History Of Thanksgiving
Thanksgiving in America traditionally kicks off the holiday season, which encompasses Thanksgiving, Hanukah, Kwaanza and New Year’s Eve. But how did Thanksgiving become a national holiday? Did Pilgrims from England really start the tradition?
The very first Thanksgiving was not “Thanksgiving” at all, but rather a three-day festival celebrating the first bountiful harvest in America aided by neighboring Native Americans, a tribe called the Wamapanoag. The people who sailed to the “New World” aboard the Mayflower were members of an English Puritan sect called the English Separatist Church.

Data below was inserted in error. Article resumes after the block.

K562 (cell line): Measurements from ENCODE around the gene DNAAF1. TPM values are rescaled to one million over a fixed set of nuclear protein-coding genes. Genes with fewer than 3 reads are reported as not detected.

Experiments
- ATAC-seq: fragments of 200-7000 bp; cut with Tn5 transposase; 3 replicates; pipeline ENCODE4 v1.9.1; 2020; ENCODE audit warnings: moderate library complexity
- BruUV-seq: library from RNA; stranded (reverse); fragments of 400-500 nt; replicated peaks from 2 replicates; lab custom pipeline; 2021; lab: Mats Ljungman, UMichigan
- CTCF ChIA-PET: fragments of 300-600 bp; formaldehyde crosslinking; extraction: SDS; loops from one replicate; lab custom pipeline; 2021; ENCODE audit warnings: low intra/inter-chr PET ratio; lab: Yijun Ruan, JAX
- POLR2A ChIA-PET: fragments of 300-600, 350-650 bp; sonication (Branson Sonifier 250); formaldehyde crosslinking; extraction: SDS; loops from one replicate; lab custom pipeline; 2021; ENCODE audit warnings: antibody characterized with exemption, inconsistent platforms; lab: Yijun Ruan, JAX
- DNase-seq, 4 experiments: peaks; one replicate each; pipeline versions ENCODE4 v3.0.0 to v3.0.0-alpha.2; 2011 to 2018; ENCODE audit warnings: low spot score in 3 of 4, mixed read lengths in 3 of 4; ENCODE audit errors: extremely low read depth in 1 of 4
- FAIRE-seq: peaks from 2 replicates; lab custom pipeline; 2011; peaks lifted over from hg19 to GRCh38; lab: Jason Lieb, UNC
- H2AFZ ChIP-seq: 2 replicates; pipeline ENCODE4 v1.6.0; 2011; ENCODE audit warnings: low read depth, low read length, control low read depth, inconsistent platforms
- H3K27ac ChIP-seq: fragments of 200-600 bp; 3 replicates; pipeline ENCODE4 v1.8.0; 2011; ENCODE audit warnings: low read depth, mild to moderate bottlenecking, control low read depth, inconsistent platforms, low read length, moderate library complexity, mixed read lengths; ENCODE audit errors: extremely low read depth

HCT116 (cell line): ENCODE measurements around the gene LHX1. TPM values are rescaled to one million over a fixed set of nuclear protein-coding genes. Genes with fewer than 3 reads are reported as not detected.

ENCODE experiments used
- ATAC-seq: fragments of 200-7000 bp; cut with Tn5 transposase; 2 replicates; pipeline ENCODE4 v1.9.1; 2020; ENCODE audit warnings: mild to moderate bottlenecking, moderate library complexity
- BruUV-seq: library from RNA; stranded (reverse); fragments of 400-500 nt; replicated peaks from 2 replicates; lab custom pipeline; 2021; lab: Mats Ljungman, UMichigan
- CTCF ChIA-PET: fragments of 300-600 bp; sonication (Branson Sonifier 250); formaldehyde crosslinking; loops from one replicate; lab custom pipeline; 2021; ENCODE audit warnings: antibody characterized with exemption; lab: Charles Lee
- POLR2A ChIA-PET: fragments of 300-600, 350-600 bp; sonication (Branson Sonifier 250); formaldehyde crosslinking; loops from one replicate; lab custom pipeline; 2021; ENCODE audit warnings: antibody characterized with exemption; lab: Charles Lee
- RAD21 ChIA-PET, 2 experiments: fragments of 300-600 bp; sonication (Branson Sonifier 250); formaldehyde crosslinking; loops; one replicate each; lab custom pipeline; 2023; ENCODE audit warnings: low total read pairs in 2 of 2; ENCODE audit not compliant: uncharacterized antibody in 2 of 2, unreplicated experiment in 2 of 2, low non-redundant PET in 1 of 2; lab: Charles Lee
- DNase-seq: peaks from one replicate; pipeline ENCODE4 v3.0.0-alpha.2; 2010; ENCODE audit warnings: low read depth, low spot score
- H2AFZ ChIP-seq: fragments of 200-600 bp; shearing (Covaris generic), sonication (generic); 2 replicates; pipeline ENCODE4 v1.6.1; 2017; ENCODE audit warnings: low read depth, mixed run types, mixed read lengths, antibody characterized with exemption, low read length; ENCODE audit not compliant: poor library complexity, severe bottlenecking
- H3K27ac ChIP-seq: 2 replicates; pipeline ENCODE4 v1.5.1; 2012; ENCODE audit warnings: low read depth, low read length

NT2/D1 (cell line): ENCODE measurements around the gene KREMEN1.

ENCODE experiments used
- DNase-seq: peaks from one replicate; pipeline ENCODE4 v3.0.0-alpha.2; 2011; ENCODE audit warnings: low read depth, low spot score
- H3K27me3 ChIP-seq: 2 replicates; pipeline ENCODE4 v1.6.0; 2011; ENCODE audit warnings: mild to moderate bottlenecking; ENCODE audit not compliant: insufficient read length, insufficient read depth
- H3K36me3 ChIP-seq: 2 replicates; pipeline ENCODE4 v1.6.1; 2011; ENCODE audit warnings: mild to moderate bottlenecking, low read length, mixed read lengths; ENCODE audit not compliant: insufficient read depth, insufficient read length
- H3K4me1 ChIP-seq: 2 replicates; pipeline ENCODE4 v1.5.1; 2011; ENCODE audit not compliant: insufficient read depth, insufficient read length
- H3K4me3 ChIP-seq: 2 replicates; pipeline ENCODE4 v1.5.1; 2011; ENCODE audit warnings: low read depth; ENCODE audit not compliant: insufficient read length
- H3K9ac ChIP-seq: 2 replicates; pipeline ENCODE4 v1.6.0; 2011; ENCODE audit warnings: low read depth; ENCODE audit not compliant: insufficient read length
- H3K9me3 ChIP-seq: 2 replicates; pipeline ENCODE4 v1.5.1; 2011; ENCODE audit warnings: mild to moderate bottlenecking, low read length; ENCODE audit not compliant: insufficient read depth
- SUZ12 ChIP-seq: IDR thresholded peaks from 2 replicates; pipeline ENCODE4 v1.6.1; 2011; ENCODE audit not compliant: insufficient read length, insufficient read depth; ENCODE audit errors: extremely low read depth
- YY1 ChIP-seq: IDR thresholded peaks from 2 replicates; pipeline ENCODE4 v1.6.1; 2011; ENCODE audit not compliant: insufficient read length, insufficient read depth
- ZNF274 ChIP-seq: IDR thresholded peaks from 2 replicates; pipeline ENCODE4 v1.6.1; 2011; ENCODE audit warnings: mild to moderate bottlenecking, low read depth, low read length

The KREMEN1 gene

In 1676, the governing council of Charlestown, Massachusetts determined that the community needed to set aside a day to express thanks for the blessings they had received. June 29 was chosen to be this day of thanksgiving. On October of 1777, all thirteen colonies joined in a one-time thanksgiving celebration. George Washington then declared a National Day of Thanksgiving in 1789. Finally, in 1863, President Abraham Lincoln instituted the last Thursday in November to be celebrated nationally as a day of thanksgiving. In 1939, President Franklin Roosevelt moved Thanksgiving Day forward one week, as it is presently celebrated.